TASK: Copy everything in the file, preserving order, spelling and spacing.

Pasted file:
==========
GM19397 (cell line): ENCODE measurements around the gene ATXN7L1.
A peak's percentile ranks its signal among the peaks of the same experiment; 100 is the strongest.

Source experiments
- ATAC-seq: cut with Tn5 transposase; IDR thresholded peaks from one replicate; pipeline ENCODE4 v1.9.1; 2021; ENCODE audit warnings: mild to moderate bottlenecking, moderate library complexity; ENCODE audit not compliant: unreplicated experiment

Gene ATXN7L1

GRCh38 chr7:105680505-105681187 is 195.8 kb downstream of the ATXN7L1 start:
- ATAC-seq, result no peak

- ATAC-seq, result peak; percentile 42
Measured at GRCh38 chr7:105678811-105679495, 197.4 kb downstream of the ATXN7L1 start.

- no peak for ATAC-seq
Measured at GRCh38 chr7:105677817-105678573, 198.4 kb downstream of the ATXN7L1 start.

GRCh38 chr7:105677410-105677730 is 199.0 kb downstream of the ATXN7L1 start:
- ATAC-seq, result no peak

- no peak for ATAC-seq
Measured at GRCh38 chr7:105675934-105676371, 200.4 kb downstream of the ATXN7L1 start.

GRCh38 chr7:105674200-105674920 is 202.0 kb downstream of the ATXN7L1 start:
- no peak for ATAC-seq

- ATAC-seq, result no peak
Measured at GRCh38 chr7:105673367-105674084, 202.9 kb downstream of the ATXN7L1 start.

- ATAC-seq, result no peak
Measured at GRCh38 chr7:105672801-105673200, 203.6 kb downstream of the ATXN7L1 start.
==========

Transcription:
GM19397 (cell line): ENCODE measurements around the gene ATXN7L1.
A peak's percentile ranks its signal among the peaks of the same experiment; 100 is the strongest.

Source experiments
- ATAC-seq: cut with Tn5 transposase; IDR thresholded peaks from one replicate; pipeline ENCODE4 v1.9.1; 2021; ENCODE audit warnings: mild to moderate bottlenecking, moderate library complexity; ENCODE audit not compliant: unreplicated experiment

Gene ATXN7L1

GRCh38 chr7:105680505-105681187 is 195.8 kb downstream of the ATXN7L1 start:
- ATAC-seq, result no peak

- ATAC-seq, result peak; percentile 42
Measured at GRCh38 chr7:105678811-105679495, 197.4 kb downstream of the ATXN7L1 start.

- no peak for ATAC-seq
Measured at GRCh38 chr7:105677817-105678573, 198.4 kb downstream of the ATXN7L1 start.

GRCh38 chr7:105677410-105677730 is 199.0 kb downstream of the ATXN7L1 start:
- ATAC-seq, result no peak

- no peak for ATAC-seq
Measured at GRCh38 chr7:105675934-105676371, 200.4 kb downstream of the ATXN7L1 start.

GRCh38 chr7:105674200-105674920 is 202.0 kb downstream of the ATXN7L1 start:
- no peak for ATAC-seq

- ATAC-seq, result no peak
Measured at GRCh38 chr7:105673367-105674084, 202.9 kb downstream of the ATXN7L1 start.

- ATAC-seq, result no peak
Measured at GRCh38 chr7:105672801-105673200, 203.6 kb downstream of the ATXN7L1 start.